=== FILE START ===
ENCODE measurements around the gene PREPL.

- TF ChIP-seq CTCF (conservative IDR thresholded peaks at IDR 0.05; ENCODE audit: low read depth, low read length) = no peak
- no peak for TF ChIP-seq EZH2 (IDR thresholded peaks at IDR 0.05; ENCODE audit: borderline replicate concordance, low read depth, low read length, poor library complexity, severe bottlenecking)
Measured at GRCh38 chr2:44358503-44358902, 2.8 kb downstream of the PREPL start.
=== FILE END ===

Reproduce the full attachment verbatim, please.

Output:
ENCODE measurements around the gene PREPL.

- TF ChIP-seq CTCF (conservative IDR thresholded peaks at IDR 0.05; ENCODE audit: low read depth, low read length) = no peak
- no peak for TF ChIP-seq EZH2 (IDR thresholded peaks at IDR 0.05; ENCODE audit: borderline replicate concordance, low read depth, low read length, poor library complexity, severe bottlenecking)
Measured at GRCh38 chr2:44358503-44358902, 2.8 kb downstream of the PREPL start.